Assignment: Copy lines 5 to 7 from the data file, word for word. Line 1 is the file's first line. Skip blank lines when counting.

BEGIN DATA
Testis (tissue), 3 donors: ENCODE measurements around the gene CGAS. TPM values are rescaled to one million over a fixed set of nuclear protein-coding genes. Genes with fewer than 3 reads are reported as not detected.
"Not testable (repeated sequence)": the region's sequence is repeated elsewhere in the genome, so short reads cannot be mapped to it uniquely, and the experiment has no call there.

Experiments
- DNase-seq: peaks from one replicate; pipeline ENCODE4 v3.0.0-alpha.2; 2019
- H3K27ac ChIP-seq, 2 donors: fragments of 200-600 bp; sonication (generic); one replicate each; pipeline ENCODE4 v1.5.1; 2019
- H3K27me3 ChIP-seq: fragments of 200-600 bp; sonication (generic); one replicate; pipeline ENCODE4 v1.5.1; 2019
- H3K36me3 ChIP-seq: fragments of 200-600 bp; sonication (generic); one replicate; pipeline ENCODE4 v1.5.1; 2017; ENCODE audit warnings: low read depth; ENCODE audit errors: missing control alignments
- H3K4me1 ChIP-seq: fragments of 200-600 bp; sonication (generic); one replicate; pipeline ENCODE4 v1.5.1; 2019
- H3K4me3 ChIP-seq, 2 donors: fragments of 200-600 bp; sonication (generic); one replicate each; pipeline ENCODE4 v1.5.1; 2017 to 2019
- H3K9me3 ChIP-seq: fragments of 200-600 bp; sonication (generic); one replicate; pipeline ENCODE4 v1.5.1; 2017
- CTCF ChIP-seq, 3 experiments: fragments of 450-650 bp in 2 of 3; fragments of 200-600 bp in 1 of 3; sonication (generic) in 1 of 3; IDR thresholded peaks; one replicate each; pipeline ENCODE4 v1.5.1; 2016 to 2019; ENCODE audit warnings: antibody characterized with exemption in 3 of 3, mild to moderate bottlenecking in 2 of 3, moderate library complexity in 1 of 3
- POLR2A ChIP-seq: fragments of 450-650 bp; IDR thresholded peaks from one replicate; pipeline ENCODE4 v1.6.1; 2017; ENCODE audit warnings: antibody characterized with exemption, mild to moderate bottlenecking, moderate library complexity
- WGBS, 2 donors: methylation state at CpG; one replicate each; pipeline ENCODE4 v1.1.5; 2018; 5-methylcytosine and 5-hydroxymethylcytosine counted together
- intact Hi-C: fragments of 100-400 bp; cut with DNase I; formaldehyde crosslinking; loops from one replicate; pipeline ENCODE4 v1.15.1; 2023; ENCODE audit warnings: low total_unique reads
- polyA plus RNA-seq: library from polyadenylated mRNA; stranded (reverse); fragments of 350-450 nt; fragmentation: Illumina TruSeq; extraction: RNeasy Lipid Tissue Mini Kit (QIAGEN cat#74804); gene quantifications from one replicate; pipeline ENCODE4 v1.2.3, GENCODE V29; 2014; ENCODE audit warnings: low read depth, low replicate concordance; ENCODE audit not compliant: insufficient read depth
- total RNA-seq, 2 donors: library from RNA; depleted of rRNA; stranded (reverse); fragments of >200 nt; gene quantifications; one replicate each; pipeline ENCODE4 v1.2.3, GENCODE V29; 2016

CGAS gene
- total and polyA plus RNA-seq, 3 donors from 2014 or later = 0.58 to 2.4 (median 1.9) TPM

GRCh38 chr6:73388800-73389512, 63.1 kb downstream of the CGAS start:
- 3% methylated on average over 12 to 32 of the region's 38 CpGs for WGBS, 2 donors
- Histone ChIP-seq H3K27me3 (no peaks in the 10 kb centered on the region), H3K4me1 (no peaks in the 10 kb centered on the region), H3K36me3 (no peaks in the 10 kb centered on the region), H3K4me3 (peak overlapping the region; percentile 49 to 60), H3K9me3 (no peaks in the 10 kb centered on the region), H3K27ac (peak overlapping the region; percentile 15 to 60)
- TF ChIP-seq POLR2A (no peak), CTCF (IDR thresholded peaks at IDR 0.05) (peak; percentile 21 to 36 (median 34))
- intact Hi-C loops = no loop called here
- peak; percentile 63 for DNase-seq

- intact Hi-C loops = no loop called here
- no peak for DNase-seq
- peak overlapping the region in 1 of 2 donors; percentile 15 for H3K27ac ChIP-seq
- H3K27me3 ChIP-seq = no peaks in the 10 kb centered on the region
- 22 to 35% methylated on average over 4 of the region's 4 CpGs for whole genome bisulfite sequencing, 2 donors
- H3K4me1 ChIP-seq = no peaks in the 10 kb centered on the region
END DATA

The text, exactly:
- H3K27ac ChIP-seq, 2 donors: fragments of 200-600 bp; sonication (generic); one replicate each; pipeline ENCODE4 v1.5.1; 2019
- H3K27me3 ChIP-seq: fragments of 200-600 bp; sonication (generic); one replicate; pipeline ENCODE4 v1.5.1; 2019
- H3K36me3 ChIP-seq: fragments of 200-600 bp; sonication (generic); one replicate; pipeline ENCODE4 v1.5.1; 2017; ENCODE audit warnings: low read depth; ENCODE audit errors: missing control alignments